Blue catfish, channel catfish, and flathead catfish are the three primary species of catfish in the United States and the most sought-after species. Most rivers lakes and reservoirs and the United States have populations of one of these species of catfish available in good numbers.
This is a summary of basic catfish species information for the blue, channel, and flathead catfish as well as some of their basic behaviors and habitats and information on how to tell the difference between blue catfish and channel catfish. The three main types of catfish sought after by anglers. Understanding the different catfish species and their different behaviors essential to being a successful catfish angler.
The “big three” catfish species basics and how to identify them. [Tweet It]
Blue Catfish – Ictalurus Furcatus
Hump-back blue, high fin blue, hi-fin blue, Mississippi white catfish, blues
Ictalurus is Greek meaning “fish cat”, and furcatus is Latin, meaning “forked”, a reference to the species’ forked tail fin. ** Blue catfish have a forked tail, and are sometimes very similar to channel catfish. However, only the Rio Grande population has dark spots on the back and sides. The number of rays in the anal fin is typically 30–35**, and coloration is usually slate blue on the back, shading to white on the belly.
The spawning behavior of blue catfish is similar to that of channel catfish but they’re otherwise very different catfish species.
Most blue catfish are not sexually mature until they reach about 24 inches in length. Like channel catfish, the blue catfish pursues a varied diet, but it tends to eat fish earlier in life. Although invertebrates still comprise the major portion of the diet, blue catfish as small as four inches in length have been known to consume fish. Individuals larger than eight inches eat fish and large invertebrates.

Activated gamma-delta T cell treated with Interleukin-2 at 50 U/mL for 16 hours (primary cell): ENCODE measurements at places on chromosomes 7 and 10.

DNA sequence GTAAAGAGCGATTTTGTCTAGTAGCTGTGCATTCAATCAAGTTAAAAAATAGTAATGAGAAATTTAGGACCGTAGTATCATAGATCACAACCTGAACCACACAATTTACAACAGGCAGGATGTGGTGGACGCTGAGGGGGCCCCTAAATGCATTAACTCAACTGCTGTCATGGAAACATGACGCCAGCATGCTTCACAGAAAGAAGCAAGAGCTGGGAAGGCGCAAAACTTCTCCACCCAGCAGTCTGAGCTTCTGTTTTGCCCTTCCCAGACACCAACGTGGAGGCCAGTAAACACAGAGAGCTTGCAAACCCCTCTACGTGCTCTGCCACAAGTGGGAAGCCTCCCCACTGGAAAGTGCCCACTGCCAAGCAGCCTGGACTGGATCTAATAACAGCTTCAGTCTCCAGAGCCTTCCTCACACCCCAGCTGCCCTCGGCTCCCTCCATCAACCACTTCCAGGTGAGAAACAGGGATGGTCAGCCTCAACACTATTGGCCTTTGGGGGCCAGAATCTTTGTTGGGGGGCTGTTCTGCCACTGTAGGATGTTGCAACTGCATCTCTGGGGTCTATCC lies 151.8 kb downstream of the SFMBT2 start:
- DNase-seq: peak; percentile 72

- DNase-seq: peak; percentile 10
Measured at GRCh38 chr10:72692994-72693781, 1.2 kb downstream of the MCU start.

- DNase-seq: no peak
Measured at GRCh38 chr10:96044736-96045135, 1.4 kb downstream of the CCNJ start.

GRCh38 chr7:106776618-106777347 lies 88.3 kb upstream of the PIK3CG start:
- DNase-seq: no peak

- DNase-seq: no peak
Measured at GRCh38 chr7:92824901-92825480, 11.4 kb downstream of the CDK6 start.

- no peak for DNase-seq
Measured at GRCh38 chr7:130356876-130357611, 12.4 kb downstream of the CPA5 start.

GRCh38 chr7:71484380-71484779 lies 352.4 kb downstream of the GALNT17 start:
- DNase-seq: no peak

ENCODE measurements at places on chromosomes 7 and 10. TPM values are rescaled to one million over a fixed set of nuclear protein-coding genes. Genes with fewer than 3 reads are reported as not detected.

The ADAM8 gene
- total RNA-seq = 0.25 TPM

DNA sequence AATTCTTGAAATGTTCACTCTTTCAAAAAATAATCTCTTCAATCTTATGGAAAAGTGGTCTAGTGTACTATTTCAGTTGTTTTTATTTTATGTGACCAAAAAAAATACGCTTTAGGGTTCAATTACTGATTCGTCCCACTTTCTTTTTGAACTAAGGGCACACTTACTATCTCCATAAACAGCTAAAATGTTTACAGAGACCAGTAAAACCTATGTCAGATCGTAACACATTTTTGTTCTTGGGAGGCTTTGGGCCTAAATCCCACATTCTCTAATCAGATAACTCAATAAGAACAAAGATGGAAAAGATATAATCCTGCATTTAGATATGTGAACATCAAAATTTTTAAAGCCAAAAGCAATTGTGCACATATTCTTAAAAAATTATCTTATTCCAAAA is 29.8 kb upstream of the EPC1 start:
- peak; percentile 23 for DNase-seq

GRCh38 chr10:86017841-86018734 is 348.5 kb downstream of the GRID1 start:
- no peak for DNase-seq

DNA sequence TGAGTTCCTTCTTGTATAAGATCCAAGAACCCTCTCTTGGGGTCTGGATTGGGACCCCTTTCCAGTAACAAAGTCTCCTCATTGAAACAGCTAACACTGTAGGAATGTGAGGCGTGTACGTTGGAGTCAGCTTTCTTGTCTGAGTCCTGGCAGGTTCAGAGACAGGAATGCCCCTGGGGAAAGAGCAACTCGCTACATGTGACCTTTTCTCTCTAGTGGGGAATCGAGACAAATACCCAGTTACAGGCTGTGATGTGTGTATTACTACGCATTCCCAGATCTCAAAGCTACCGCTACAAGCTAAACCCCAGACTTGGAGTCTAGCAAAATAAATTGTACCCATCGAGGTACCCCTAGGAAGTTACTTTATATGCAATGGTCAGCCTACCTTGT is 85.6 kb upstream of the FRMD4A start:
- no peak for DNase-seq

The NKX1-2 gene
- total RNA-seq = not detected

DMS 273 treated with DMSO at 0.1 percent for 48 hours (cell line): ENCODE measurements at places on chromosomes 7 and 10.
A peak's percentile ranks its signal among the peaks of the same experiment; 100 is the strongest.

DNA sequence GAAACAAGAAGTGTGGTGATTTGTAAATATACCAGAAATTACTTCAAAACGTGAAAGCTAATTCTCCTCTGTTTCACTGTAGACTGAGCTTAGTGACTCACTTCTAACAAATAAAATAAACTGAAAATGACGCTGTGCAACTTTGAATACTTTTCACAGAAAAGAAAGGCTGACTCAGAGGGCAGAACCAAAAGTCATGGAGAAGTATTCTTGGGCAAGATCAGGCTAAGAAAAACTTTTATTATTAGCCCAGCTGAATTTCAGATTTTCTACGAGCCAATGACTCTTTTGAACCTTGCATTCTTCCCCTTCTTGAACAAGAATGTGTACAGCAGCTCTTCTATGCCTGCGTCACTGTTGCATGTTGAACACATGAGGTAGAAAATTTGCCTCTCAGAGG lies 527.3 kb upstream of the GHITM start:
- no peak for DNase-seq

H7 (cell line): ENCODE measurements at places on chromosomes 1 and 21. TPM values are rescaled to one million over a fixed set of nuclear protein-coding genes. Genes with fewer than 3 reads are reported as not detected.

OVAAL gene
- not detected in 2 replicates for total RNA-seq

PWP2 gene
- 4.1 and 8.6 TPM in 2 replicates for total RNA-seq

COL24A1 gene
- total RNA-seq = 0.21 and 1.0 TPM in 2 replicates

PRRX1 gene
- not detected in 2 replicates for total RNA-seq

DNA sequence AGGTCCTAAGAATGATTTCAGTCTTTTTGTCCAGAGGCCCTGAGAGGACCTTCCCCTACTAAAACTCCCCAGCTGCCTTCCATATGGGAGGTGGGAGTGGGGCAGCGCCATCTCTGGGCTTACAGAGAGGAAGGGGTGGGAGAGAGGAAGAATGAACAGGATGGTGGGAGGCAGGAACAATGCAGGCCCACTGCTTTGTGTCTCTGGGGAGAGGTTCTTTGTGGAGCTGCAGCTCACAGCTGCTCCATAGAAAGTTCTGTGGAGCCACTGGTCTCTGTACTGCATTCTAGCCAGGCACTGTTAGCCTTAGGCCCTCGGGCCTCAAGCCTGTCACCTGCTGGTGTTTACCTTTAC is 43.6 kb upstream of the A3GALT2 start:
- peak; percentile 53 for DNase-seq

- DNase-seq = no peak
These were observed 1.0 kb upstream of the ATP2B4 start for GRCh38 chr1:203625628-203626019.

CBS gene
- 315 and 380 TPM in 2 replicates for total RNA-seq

Blue catfish commonly reach weights of 20 to 40 pounds and can reach weights well in excess of 100 pounds. It is reported that fish exceeding 350 pounds were landed from the Mississippi River during the late 1800′s.
Blue catfish are primarily large-river fish, occurring in main channels, tributaries, and impoundments of major river systems. They tend to move upstream in the summer in search of cooler temperatures and downstream in the winter in order to find warmer water.
Blues are native to major rivers of the Ohio, Missouri, and Mississippi river basins. The range also extends south through Texas, Mexico, and into northern Guatemala. In Texas, it is absent from the northwestern portions of the state including the Panhandle but present elsewhere in larger rivers.
Where mature populations exist, 50-pounders are not unusual. Like the channel catfish, the blue catfish is considered an excellent food fish.
Blue catfish (Ictalurus furcatus) is one of the largest species of the North American Catfish. Unlike channel catfish the blue cat is unspotted. They are slate gray on the upper sides and back. Their bellies are white.
They are often also called blues, high fin blues, high finned blues, and hump-backed blues depending on which part of the country you are in. They typically have between 30 and 35 rays on the anal fin.
They are generally very easy to spot, and the trained eye to tell the difference between a blue catfish and a channel catfish without counting the anal fin rays.
Blues live in rivers, lakes, reservoirs, and major tributaries as long as there is clear, swift water. They can be found over sand, gravel or rocky bottoms.
The young are hatched in about one week and the male will guard the young for a week or so at the nest site. Then the fry will swim away and be on their own.
When they are young they will feed on aquatic insects and small fish, as they grow, they will eat crayfish, mussels, and other fish. Blue catfish are considered a predator and scavenger fish. The diet of the fish usually consists primarily of live or freshly dead shad or other fish.
Blues are fast growers and have an estimated life span of between 20 to 30 years.
They are often sought after by catfish anglers not only for their size but for fighting nature as well. They are known for putting up a good fight and really making it exciting for the angler. Once an angler has hooked into a blue will have a long, tough battle, not only because of the size but also because of their strength and determination.
They will bite artificial baits but most anglers prefer to fish for them with live bait or freshly dead bait. The fish prefers bait with a strong scent trail so anglers that use fresh dead cut bait have a tendency to use fish that is very oily for bait. Blue catfish are opportunistic feeders and are often known to be found feeding under schools of striped bass or white bass picking up shad or other baitfish that they have injured.